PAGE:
If they really wanted a title to sum up the movie, they'd
change the "C" in "City" to an "Sh." As you can guess, it wasn't quite
the viewing experience I expected. Al Pacino is excellent as always,
but is relegated to the background of the movie to deliver key speeches
from time to time. The real star of the movie is John Cusack, with
Bridget Fonda and Danny Aiello rounding out the cast. All three give
good performances, but the story itself (and its poor pacing) brings the
CITY HALL tells a story of government corruption on the
local level, corruption that unfolds when an off duty cop buying
cocaine from a mobster's son gets in a shoot-out with the mobster's
son, resulting in both their deaths and the accidental shooting death of
a small child. That's the only action in the movie. The rest of the time
we see Mayor Pacino giving speeches at press conferences and
funerals, while Deputy Mayor Cusack plays detective in his spare time,
solving the mystery of the murder.
The mystery doesn't lie in the murder itself but in the
murderer--the mobster's son. A little investigative snooping by Cusack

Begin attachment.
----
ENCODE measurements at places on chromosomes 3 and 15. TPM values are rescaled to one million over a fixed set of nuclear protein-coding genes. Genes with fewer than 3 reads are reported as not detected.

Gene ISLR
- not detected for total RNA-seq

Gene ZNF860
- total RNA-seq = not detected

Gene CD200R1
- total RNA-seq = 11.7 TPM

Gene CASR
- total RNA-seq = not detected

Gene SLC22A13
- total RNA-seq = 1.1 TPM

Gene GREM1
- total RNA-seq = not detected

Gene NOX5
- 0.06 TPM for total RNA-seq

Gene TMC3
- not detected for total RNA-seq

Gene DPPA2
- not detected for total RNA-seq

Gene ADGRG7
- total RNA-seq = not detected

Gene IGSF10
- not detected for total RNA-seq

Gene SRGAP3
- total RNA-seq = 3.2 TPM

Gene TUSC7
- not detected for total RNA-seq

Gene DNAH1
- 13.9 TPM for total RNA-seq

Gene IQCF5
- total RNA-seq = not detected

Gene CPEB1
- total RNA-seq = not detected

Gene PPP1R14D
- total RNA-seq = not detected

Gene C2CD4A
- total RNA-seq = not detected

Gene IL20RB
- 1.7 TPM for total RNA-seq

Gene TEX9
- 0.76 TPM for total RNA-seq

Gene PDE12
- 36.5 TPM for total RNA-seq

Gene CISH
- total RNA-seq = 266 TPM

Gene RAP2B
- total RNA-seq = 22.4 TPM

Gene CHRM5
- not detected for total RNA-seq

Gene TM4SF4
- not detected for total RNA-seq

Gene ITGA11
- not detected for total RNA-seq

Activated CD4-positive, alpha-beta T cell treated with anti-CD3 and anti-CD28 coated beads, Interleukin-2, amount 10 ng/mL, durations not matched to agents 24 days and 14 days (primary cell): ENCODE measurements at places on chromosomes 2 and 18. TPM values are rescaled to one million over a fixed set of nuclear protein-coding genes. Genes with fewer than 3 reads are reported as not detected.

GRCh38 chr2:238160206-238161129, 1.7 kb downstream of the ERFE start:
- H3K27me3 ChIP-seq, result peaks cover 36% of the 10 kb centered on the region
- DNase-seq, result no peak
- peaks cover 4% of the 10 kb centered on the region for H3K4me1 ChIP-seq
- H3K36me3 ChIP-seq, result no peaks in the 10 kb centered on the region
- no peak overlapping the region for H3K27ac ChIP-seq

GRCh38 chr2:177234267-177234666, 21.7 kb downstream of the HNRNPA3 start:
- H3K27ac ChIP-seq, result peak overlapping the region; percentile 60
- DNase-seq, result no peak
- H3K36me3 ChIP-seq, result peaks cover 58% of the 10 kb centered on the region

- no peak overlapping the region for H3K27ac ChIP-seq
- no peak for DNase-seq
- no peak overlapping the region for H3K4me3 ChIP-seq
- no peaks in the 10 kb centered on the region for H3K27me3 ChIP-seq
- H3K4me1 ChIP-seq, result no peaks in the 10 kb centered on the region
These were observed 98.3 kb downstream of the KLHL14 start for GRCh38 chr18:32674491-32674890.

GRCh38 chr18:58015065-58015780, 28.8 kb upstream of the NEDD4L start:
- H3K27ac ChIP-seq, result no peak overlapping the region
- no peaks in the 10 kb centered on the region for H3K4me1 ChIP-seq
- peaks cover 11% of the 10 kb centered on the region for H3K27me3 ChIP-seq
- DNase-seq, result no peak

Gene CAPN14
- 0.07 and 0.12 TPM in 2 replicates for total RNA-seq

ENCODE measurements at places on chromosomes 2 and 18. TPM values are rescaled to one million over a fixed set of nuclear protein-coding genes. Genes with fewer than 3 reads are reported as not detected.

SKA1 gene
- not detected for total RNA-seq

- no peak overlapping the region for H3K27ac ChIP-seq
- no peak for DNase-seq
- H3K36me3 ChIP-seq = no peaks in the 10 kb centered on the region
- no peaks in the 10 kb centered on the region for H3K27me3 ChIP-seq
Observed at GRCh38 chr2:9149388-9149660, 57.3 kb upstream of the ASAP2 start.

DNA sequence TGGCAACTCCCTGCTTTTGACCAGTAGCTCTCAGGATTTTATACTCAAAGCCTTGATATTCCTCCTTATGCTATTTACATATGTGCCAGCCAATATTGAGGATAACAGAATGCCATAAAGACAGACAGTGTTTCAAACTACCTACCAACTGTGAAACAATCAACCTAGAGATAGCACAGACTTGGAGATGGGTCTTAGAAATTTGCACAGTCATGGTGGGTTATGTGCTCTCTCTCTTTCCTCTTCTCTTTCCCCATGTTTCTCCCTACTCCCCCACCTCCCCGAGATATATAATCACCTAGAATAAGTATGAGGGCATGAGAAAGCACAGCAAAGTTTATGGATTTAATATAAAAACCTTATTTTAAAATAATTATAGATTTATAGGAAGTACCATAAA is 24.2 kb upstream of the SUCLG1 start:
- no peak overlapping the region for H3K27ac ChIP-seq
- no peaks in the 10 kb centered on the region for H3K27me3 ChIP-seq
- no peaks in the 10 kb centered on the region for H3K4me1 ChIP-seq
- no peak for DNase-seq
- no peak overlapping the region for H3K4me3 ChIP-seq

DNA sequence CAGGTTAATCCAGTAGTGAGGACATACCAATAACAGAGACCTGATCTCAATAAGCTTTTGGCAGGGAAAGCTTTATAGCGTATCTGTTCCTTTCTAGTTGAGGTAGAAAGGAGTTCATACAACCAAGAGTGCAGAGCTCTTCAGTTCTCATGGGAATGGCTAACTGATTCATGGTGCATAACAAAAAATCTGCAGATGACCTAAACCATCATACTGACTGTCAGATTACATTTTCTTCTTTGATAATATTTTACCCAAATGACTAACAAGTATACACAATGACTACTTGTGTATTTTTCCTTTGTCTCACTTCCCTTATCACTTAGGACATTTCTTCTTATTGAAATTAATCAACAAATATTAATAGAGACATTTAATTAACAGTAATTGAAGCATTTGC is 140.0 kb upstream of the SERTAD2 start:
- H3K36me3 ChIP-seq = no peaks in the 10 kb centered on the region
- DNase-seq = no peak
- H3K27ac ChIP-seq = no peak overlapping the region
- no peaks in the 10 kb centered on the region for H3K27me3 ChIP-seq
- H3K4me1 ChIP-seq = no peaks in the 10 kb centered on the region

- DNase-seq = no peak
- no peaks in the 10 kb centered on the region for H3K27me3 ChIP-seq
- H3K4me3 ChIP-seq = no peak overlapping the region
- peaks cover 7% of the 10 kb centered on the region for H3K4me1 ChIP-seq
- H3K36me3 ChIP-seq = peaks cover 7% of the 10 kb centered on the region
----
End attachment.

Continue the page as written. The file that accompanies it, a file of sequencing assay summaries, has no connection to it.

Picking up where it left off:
reveals that, at the mobster's son's trial, the recommended sentence
was twenty to thirty years, but for some reason he got off with
probation and was therefore able to cause the death of the innocent
kid. Who in the New York political hierarchy pressured the judge into
changing the sentence? Which official did the mobster bribe? Do we
care? I certainly didn't. In fact, the best part of the movie, for me, was
when I went out to the concession stand and bought a Cherry Coke
and some nachos. I paid with a twenty but didn't get any change back.
I won't bore you with the details of Cusack's search or his
ongoing sexual tension-fueled feud with Fonda, the lawyer
representing the dead cop's wife, who hired Fonda to dispel charges
that her husband was corrupt. I won't tell you about Aiello's character,
the influential Brooklyn man involved in the conspiracy. And I'm sure
not going to discuss the movie's message, that it's impossible to
survive in politics without succumbing to compromise and corruption.
CITY HALL just wasn't my cup of Cherry Coke. It moved
slowly, taking forever to reach its conclusion and, once it did, was
anti-climactic. As you can probably guess, the ending involves a long
speech from Pacino, who by this point in the movie seems more like
the president of a high school debate club than an actual character.
The story itself might have worked as a one-hour episode of "Law and
Order" or a similar show, but not as a feature-length movie.
Copyright © 1996 Andrew Hicks